I am pretty chill about most things. This can be a good quality to have for marriage and a bad quality. On the one hand, I am more flexible than my husband who is more defined in his opinions. He likes to think about dinner—I don’t really care where we go to eat. There are times when he likes quiet—I am game for 5 kids spending the night any time. On the other hand, he is clearer about what is important to him and we all know it. I am not clear. There are some things I do care about, but my family doesn’t always know what that is because I tend to do the wrong thing—I remain silent.
And it can hurt in different ways.
Sometimes I am silent about my desires because I don’t want to be a bother.
For example, my birthday is just a few days after Christmas and the exact same day as my husband’s. So, it’s tough to feel special because gifts have already been given ad infinitum and who is going to spearhead the “party?” Me or Mark…it’s his birthday too. Normally I don’t really mind, but recently I had a big year birthday and felt quite forgotten. Should I have felt left out? I never made a big deal about my birthday before, so my kids and husband didn’t make it a big deal. But it was a big year, so I had a different expectation in my mind.
I was silent when I should have said something. Ouch, it hurt my feelings. I should have told my family I wanted to do something special for my special birthday. They would have done it—they love me and would never want me to be disappointed.
Sometimes I am silent because it does not seem worth the discomfort of a sticky conversation.
My husband, Mark, is a born and raised attorney. His dad is an attorney, and he and his brothers all went to the same law school. They are good, really good at point, counterpoint, case closed. I am not. My passions are deep, my emotions are high, and my thoughts are not always well organized when they come out of my mouth. Mark is more articulate than me, and it is a lot of work on my part to make a point. So when I weigh the cost of silence versus expressing my opinion about a sticky situation, I often choose the lesser of the two and remain silent.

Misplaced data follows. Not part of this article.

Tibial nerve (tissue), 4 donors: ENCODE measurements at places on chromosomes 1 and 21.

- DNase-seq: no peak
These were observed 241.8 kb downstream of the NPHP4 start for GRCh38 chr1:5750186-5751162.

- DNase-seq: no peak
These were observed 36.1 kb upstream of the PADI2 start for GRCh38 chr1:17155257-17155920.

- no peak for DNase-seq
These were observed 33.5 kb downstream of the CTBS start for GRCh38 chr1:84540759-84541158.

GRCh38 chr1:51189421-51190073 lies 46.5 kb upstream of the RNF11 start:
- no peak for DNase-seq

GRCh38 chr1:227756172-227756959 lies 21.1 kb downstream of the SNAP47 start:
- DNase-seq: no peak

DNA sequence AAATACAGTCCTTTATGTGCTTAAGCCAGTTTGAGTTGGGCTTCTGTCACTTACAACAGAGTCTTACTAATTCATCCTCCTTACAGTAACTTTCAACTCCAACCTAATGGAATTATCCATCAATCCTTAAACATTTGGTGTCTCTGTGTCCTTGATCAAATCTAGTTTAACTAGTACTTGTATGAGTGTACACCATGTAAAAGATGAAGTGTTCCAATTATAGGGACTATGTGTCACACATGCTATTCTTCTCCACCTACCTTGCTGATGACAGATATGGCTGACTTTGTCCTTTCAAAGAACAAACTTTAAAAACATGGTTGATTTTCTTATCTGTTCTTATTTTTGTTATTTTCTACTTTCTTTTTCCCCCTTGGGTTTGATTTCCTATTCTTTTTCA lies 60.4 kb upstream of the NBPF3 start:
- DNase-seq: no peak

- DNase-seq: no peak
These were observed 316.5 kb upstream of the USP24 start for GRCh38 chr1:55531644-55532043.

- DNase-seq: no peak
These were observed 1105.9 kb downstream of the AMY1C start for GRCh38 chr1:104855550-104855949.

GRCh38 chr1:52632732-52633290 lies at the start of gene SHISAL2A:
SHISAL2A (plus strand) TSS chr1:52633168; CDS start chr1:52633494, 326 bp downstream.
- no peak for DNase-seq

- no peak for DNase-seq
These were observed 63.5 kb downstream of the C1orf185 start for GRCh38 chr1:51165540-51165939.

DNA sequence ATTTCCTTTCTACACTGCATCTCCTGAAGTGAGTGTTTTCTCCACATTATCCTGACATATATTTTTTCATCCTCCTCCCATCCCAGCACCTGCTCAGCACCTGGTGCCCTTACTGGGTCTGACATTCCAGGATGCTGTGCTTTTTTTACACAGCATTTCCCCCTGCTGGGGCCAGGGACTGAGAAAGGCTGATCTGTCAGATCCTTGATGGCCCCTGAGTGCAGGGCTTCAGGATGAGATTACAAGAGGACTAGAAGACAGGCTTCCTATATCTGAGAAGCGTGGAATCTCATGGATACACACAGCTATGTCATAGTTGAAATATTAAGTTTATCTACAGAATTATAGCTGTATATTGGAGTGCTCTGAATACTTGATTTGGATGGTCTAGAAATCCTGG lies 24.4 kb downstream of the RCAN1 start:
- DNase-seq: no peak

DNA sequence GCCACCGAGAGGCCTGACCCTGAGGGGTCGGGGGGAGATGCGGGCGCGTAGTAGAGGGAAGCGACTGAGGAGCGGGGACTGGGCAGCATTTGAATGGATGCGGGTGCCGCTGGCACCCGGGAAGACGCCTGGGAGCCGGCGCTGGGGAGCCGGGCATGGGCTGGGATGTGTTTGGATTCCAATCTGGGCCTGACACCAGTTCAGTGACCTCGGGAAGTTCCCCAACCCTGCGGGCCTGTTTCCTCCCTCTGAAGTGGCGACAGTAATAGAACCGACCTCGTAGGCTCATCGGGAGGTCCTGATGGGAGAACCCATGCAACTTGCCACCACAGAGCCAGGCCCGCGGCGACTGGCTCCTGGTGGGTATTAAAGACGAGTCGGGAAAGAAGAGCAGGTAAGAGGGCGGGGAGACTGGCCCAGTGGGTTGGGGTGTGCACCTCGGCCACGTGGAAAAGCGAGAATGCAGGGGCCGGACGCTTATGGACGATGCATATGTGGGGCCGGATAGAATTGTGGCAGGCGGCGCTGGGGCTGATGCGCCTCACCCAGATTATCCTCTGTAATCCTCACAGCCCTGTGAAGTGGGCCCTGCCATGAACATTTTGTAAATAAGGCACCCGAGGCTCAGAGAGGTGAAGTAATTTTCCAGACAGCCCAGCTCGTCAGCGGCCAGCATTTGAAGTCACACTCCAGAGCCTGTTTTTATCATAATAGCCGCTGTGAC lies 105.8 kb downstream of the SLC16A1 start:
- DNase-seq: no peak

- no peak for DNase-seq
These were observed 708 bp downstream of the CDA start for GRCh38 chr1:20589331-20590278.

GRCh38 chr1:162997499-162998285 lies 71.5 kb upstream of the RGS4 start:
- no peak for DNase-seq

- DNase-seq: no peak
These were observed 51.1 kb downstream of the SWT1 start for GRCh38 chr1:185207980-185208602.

When I am silent in these situations, it often hurts my heart because my passions run deep. When I feel deeply about something and I stuff it, it really hurts. What’s worse is that, at some point, that passion will erupt. Not pretty. It comes out venting and angry after building up for long periods of time. Rather than silently stuffing, I should speak up.
I have learned that silence in marriage may be costly in the end.
If I don’t speak up, I hurt myself in the end. I have found one little trick to my silent dilemma. I write an email. It sounds a little chicken, but it works for me because I get the chance to really organize my thoughts. And I can get it all out without being questioned or side tracked.
I just used this trick the other night with awesome results. Mark had been allowing our youngest to do something that we never let our other kids do. I mentioned it to him but he didn’t see my point. It was late at night and I was not feeling mentally alert enough for a stimulating conversation, so I went silent. But I was very convicted about the parenting of our son, and I didn’t want to let it slide. I went downstairs, wrote it out, and emailed it to Mark. He opened it the next morning (always better in the morning) and came to me and simply said, “You’re right.”
Ahhhhhhhhh, so easy. My heart felt so good.
It can take years to find tricks that make a marriage work well. What is your tendency? Are you silent or outspoken? And do you have a trick to make either work?